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Should Google Glass be banned from the car if it leads to distracted driving?
They may look just like a pair of glasses but driving while wearing Google Glass may actually get you a traffic ticket. An early adopter of Glass in San Diego found this out when she was pulled over for speeding and the officer cited her for wearing the tiny computer.
Cecilia Abadie told the officer her Google glasses were switched off but she was given a ticket anyway under California Vehicle Code 27602 that makes it illegal to "drive a motor vehicle if a television receiver, a video monitor, or a television or video screen, or any other means of visually displaying a television broadcast or video signal that produces entertainment or business applications is operating and is located in the motor vehicle at a point forward of the back of the driver's seat, or is operating and the monitor, screen, or display is visible to the driver while driving the motor vehicle." She posted a copy of the ticket to Google + .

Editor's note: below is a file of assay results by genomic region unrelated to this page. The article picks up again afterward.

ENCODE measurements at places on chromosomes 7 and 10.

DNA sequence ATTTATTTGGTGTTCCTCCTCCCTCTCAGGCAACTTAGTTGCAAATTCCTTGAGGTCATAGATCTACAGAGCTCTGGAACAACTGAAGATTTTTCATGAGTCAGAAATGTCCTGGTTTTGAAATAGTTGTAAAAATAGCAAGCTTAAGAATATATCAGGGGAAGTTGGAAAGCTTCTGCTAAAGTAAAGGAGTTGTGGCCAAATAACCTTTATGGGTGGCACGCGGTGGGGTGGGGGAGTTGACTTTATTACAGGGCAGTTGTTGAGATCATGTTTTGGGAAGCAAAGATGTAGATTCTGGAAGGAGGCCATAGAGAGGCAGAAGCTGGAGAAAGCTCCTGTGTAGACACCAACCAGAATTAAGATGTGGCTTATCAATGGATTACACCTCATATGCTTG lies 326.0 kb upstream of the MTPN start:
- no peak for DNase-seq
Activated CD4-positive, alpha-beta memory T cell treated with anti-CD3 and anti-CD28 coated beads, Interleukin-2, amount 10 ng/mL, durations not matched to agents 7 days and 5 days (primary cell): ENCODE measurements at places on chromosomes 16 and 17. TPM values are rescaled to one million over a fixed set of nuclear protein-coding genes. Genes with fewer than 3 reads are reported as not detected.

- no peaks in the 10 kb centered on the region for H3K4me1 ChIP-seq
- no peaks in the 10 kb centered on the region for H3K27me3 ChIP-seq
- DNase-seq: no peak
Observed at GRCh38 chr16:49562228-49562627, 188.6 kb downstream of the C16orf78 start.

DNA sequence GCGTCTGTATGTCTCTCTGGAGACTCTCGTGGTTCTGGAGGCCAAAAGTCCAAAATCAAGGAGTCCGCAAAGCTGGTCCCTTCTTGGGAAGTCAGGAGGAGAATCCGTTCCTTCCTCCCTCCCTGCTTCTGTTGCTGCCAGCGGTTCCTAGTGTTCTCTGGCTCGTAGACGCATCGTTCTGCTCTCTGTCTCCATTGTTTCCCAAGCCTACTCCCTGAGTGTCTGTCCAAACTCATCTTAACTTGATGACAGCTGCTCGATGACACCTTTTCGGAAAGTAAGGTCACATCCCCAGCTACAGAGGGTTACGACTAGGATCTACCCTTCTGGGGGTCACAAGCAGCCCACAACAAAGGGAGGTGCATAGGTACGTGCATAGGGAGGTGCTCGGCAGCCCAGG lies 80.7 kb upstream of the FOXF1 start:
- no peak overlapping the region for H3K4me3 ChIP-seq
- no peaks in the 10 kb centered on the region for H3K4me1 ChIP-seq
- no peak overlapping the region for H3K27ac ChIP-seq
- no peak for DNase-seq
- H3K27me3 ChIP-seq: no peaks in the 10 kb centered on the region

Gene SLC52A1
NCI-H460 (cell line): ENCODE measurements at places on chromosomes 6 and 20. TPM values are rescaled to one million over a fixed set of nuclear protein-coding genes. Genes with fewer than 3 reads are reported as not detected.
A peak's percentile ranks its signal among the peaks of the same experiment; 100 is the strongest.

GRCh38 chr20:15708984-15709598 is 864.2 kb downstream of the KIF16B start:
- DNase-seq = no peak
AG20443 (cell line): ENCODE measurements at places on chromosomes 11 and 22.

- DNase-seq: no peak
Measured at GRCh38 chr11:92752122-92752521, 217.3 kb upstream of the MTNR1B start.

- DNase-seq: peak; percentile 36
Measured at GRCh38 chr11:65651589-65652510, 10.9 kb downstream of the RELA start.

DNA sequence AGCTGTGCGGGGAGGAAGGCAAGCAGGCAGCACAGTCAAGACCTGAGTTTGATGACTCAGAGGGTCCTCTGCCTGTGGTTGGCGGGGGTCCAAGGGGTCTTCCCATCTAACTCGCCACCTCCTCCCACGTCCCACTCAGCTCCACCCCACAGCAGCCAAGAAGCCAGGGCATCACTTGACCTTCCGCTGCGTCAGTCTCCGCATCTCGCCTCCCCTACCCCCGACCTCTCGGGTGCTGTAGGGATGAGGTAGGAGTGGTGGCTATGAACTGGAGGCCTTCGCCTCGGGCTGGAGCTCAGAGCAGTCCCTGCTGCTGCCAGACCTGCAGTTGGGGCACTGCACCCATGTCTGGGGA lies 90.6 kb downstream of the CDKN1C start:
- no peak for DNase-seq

Abadie’s post has more than 500 comments, mostly from tech savvy sympathizers who were shocked to hear wearing Glass while driving can get you a ticket.
Does the law meant to prevent people from watching TV while driving be applied to Google Glass? How does the officer know if it’s switched on or not? If GPS screens are allowed, will users be allowed to access GPS on their Google Glass? Should Google Glass be banned from the car if it leads to distracted driving?
Mitchell Mehdy, San Diego attorney who goes by “Mr Ticket”